By Michael Rand
Paige Bromen, a junior on the U of M golf team and special guest blogger, takes us through more of her whirlwind tour of China. Her time there studying the globalization of sports is nearing a close.
This morning our group traveled to the Shanghai Planning Museum. The Museum is put on by the central government as a means of showing their implementation strategies. The exhibits were interesting and impressive; however, the question I keep asking myself is, where’s the money coming from? Or, as my friend Chanda put it, “have they heard of fiscal responsibility?” I have to question the government’s motives a bit when I hear about the disparities between the rich and poor and how the gap seems to be ever increasing.
After a quick lunch, we headed to Ager Company, a landscape architecture firm owned by Minnesota graduate, Ma Xiaowei. The 70-strong firm handles projects dealing with urban greenscapes, resorts, and golf courses. After a quick 20 minute presentation by the owner, associate Thomas Payne, a 55 year-old native of Boston, continued the talk and gave us a tour. Overall, the meeting had little to do with sports and centered mostly on how the company aims to make the world more sustainable and aesthetic at the same time. The buzz words thrown out multiple times were that, “the world is flat;” and that we should “only connect.” Payne wanted to drive home the point that China is where the money is and if we were smart, each of us would use the trip as a springboard for future business opportunities.
I liked both of the take home messages provided, but I have to admit, I wish Mr. Payne could have spoken a little more about their golf course development projects. I’m afraid these days I have little more than a one-track mind (I resorted to buying a Golf Digest in Mandarin at the Beijing Airport just so I could look at the pictures).
What a day! Everyone in the group had the morning off, but since I’m only in China once, I resisted the urge to sleep in. I’m pretty sure I found the perfect gift for my parents by word of mouth, but unfortunately I had no address for the shop that sold them. After about an hour of searching, I found the place with a little more luck than skill.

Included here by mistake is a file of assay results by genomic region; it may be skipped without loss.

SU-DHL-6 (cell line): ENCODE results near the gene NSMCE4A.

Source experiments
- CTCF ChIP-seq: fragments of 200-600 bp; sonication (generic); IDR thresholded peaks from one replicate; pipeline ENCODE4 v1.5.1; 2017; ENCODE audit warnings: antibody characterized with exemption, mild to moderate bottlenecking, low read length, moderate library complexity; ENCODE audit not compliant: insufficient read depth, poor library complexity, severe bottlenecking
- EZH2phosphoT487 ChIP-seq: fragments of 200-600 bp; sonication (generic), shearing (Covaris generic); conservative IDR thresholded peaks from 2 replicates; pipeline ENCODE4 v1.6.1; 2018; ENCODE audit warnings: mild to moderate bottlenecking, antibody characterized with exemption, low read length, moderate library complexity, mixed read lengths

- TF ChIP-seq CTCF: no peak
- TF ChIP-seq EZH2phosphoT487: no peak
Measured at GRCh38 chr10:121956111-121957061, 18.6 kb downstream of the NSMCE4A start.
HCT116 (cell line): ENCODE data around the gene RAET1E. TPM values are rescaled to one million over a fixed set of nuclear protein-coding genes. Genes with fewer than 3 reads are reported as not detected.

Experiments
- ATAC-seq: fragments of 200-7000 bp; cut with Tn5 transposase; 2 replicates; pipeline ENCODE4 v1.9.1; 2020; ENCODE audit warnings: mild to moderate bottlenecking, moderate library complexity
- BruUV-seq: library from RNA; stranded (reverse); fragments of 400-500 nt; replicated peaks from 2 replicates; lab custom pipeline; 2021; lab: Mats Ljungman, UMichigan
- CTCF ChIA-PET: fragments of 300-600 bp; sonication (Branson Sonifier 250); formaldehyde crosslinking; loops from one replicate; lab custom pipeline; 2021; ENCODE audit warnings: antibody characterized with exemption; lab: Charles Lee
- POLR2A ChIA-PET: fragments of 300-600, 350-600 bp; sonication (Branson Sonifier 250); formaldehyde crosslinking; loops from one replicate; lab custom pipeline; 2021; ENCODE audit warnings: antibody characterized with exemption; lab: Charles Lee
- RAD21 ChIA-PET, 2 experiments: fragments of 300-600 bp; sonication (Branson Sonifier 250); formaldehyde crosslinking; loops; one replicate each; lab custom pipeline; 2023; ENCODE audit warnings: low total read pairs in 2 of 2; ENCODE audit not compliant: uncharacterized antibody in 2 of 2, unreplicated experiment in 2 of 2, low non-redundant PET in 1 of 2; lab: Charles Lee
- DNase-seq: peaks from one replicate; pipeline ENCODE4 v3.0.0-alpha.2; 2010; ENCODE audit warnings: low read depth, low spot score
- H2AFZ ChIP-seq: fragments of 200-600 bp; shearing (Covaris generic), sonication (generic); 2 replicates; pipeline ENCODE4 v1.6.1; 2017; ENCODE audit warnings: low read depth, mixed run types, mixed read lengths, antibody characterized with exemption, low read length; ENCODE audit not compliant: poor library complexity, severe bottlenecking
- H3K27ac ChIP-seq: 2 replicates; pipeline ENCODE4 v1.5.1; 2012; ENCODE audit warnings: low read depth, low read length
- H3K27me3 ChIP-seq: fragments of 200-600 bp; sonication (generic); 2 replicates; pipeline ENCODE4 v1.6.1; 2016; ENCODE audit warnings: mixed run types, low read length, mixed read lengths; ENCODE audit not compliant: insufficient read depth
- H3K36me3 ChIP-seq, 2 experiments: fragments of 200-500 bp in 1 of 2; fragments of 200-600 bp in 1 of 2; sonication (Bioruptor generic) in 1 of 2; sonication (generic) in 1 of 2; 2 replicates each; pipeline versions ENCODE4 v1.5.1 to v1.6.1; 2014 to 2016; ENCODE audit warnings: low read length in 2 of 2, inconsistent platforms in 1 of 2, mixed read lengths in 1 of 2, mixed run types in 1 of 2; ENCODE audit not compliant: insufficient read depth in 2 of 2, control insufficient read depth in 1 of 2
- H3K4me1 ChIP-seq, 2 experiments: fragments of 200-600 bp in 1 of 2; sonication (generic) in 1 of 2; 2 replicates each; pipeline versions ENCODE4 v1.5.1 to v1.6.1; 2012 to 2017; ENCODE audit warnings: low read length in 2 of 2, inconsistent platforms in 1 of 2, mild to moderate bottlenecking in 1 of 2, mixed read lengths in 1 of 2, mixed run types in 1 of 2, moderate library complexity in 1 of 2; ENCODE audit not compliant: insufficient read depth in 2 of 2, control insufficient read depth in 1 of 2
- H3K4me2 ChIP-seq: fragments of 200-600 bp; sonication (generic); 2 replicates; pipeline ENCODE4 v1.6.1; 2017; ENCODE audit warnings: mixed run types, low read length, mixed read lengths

Rushing from the store, I hopped in a taxi to meet the rest of the group for a luncheon with The Wall Street Journal beat reporter, Gordon Fairclough. The lunch was absolutely the highlight of my trip. Mr. Fairclough had a wide base of knowledge and didn’t sidestep any of the hard questions. My interest focused mainly on the global marketing schemes of sports powerhouses like Nike and Adidas. According to the speaker, two avenues are being used to break into the Chinese market. One strategy is to localize the product by sponsoring leagues and local courts. Another is to continue its original ad campaigns as if you are not in a different country. Nike has opted for option number one, with billboards boasting mostly non-superstars in Chinese costume and by sponsoring basketball courts like the ones I played on in Beijing — another reason for this approach might be that Yao Ming looks like Igor from the Adams Family to most Chinese women (Fairclough’s words, not mine). Dissimilarly, Adidas has brought their “Impossible is Nothing,” campaign to the table. Each option has its pros and cons, but it always comes down to cost-benefit ratios and how much a company is willing to invest.
Mr. Fairclough answered my next question just as succinctly. If you’ve been reading my blog, you know that I am trying to figure out how the government funds its projects and why everyone seems so health conscientious yet smokes a pack a day. Well, let’s just say there is little separation between the state and the commodity. More specifically, cigarette manufacturing itself is owned by the central government AND imposes taxes on the product. This revenue makes up 8%-50% of funding, and leaves no doubt why anti-smoking ads haven’t hit the streets.
After lunch, some of us took a quick walk through the French Concession and then made our way back to the hotel. Unfortunately, one of the gifts I bought for my mom and dad got ruined along the way. I tried to fix it a bit, but being the daughter of a perfectionist means I will most likely trek over to the Yuyuan Gardens again and replace it (sigh).